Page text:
9. This is fabulous information. I do have spoons from my Grandma that I cherish!I had no idea about reserving and keeping them clean. I love this info and the giveaway is a great one.

  10. I have the Earlywood Trifecta. The flat saute is my favorite tool. Thank you for the cleaning information.

  11. I have a few depression glass mixing bowls that belonged to my mother, I love them!

  12. I want to have more, but right now the only heirloom pieces in my kitchen are a couple of pyrex pieces from the 50s.

  13. Ginger Coleman says:

    Very informative! I need to oil my wooden spoons.

  14. Cassandra D says:

    I have a vintage butter dish.

  15. I would love some wooden spoons!

  16. I have some of my mom’s wooden spoons I take care of them by washing them by hand and letting them air dry on a rack before putting them away. I love wooden spoons and utensils .

  17. Emily Counts says:

    This post is super helpful! I’ve refused to take my grandmother’s kitchen items because I don’t know how to care for them. Now I know what to do with her wooden spoons!

  18. I love to oil my Earlywood utensils. They look brand new every time. I’ve even thought about oiling my friends’, because they (gasp) wash theirs in the dishwasher. Next time I visit them, I’m going to bring my oil. 🙂

  19. I don’t have any wooden heirloom pieces by my mom has a ton. I actually made a cutting board and knife rack in shop in middle school and she still has them and uses them! I will definitely pass this article on to her.

  20. I have serious utensil envy! These spoons are gorgeous. I really need to look after mine better, I’m guilty of sticking mine in the dishwasher, no wonder they don’t last long. Thanks for the tips 🙂

  21. We have so many beautiful pieces in the kitchen handed down from my husbands mother. She would scour the countryside in Europe and travel out to the tiniest towns in the US to find the most amazing handcrafted pieces. I have them on display and never use them as I am afraid of stuffing them up 🙂 She kept meticulous care of EVERYTHING, and I know I can’t live up to that 🙂

  22. Elizabeth says:

    I really don’t have any heirloom pieces in my kitchen, and the wooden utensils that I do have, have seen better days 🙂 I enjoyed reading all of your tips on caring for wooden utensils, properly! I’ve admired the Earlywood Designs products for the longest time, and would love to start my own heirloom collection with their wonderful pieces! Thanks for this chance!

  23. Kim @ Berly's Kitchen says:

    I just love this post. We don’t have any wooden utensils or dishes except some $1 spoons from Wal-Mart. Nothing fancy or worth caring for. However, in the past, we’ve not taken great care of wooden pieces. This is wonderful information, and I had no idea how to properly care for wooden dishes. Will definitely remember this.

  24. This is so good to know! I have a few wooden utensils that I completely avoid using because I’m scared of damaging but know I have to try these tips out!

  25. I’m always ruining wooden spoons! Most of the ones I’ve purchased have been poor quality, but it’s time for me to get some good ones and take care of them! Hope I win!

  26. Those spoons are gorgeous! And definitely oil your wooden utensils and cutting boards. It makes them last longer and work better. It’s really amazing how well the wood responds!

  27. I don’t have many wood items in my kitchen but I do have roseville pottery that my grandpa purchased in the 1940’s.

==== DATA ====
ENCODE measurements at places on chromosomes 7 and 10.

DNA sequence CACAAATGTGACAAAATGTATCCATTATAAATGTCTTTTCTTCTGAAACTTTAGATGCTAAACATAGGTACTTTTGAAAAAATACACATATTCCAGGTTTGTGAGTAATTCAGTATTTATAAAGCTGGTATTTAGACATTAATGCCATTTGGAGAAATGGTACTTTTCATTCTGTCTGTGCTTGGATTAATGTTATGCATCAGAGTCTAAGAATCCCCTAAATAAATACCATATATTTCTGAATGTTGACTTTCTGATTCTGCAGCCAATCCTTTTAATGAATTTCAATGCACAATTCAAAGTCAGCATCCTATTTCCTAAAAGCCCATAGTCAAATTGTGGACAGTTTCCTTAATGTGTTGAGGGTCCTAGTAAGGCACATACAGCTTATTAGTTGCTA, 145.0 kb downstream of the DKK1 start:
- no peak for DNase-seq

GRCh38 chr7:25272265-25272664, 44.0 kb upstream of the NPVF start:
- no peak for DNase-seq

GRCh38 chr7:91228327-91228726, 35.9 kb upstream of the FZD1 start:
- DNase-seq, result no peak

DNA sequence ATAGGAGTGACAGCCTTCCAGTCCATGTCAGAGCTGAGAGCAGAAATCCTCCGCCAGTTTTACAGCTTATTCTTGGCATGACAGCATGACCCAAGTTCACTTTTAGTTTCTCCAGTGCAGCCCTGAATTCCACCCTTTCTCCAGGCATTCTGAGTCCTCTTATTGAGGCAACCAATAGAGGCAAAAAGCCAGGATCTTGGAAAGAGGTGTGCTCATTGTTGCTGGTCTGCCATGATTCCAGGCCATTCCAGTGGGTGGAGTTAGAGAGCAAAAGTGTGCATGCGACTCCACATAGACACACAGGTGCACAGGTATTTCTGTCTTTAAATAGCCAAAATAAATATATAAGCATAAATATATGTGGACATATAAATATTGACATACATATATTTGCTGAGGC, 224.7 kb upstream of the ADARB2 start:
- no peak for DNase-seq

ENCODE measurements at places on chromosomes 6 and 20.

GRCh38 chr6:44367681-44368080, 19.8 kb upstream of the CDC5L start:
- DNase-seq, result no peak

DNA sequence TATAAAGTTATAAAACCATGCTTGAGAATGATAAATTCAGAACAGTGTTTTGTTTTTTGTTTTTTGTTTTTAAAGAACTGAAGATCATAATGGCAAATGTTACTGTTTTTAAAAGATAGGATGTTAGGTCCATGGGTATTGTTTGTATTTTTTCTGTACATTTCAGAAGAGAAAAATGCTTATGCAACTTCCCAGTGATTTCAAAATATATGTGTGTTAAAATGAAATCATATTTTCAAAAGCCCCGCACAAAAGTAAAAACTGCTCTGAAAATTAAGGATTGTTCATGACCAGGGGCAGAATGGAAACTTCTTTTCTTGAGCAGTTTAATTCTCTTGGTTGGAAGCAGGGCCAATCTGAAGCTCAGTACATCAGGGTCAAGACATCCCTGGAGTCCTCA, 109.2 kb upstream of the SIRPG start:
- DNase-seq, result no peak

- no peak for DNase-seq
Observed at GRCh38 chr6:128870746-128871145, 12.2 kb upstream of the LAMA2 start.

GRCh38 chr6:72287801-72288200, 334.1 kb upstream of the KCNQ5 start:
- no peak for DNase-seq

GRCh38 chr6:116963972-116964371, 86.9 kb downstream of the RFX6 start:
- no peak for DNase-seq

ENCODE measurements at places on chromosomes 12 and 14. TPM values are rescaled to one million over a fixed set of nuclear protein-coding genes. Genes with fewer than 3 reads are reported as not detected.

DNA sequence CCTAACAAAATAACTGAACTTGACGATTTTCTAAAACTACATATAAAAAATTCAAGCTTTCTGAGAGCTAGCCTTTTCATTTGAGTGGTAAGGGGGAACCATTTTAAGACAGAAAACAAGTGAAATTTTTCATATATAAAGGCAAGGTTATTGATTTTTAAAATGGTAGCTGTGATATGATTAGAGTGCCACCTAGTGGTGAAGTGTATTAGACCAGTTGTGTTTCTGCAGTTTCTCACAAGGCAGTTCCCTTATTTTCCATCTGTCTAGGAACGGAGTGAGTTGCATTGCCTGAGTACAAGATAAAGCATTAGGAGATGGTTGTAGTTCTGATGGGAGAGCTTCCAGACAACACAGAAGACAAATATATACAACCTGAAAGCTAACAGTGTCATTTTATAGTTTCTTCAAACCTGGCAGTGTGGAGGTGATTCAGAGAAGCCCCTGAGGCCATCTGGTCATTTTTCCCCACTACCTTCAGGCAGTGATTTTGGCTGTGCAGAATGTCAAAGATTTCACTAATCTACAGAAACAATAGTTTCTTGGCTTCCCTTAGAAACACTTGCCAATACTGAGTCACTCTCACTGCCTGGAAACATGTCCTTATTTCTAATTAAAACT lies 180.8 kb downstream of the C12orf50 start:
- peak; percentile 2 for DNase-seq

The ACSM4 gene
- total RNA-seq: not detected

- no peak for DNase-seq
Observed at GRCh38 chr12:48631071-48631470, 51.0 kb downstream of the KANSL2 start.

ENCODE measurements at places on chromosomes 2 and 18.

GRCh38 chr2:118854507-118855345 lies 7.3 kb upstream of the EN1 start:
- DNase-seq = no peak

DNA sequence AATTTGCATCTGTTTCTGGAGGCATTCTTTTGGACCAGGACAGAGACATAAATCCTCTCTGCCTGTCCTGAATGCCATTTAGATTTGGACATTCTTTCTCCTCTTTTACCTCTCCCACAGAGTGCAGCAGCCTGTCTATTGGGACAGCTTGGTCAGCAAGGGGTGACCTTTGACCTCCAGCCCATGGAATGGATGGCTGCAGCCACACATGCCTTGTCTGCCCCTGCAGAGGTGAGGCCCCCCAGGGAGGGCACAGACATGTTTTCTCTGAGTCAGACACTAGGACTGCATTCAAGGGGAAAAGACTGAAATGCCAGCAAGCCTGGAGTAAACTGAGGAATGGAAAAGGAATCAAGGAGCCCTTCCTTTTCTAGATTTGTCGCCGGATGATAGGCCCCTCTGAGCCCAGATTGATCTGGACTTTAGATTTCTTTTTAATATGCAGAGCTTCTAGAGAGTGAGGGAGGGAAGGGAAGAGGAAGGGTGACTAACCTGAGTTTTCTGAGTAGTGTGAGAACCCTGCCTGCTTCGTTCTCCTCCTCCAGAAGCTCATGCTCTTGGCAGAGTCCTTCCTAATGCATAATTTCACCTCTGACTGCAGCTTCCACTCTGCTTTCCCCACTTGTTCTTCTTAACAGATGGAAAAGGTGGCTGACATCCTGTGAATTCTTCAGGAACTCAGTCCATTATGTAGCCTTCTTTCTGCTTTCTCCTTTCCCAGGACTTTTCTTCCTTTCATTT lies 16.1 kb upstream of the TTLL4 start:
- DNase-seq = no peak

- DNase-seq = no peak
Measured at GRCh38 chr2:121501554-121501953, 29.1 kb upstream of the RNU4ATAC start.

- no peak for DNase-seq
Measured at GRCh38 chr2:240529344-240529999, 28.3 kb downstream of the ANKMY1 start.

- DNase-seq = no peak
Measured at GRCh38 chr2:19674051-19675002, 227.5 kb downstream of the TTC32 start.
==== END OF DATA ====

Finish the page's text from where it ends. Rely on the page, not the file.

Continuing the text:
28. These are great tips! For years I had no idea how to properly care for my wooden kitchen utensils. I have gotten better about it but these are really helpful.

  29. I have some cast iron skillets that have been passed down for several generations. Brad is a very talented wood worker. Awesome products.

  30. I love your posts girl! They’re so helpful – from spoons to making things more kid friendly! The spoons in these photos are absolutely beautiful. Thanks or the great tips!

  31. This is great information! I have a few good wood spoons i’m going to give your suggestions a try

  32. This is quite informative! Great tips! I have wooden utensils and I am so with you about the fuzzy stains, especially since I must confess, I sometimes tend to just toss in the dishwasher. I’ll be bookmarking this for future reference.

  33. my wooden spoons look shocking!!! this is a great post, I never even would have thought about taking care of my wooden utensils properly! great tips

    1. Thanks Georgie! I hope you learned a few tips you can start implementing!

  34. What a wonderful post! I’ve wanted to know these very things, though I don’t have hardwood utensils (yet). 🙂 I wish I had heirloom kitchen utensils–especially well-conditioned cast iron, wooden tools, and even a few good ironstone pieces! You can’t go wrong with heirloom, really.

  35. Love these tips! I have a few wooden spoons my mom got from France that I love but I’ve been struggling with how to oil them/ preserve them! At least I’ve kept my hubby from leaving them in the sink! The only heirloom pieces I have are a beautiful set of Dutch enameled cast iron from my Grandmother. I’ve purchased heirloom items I plan on passing down though, my All American canner and my water sealing Crocks. 🙂

    1. Oh, I bet those enameled cast iron are so beautiful!

  36. We have definitely had the issue with our wood utensils getting sticky, my wife uses coconut oil on them. Just picked up a bottle of walnut oil off Amazon. I don’t like the idea of using petroleum based stuff on things so it’s great to know walnut oil is a less sticky option. I wish I had heirloom pieces in my kitchen. My sister has my parent’s Mauviel pans and I dream of owning a set one day.

    1. Good luck with the walnut oil, Dave! I am so glad you are going to try something new!

  37. Adam Rich says:

    Cool, i just love to cook in wooden utensils…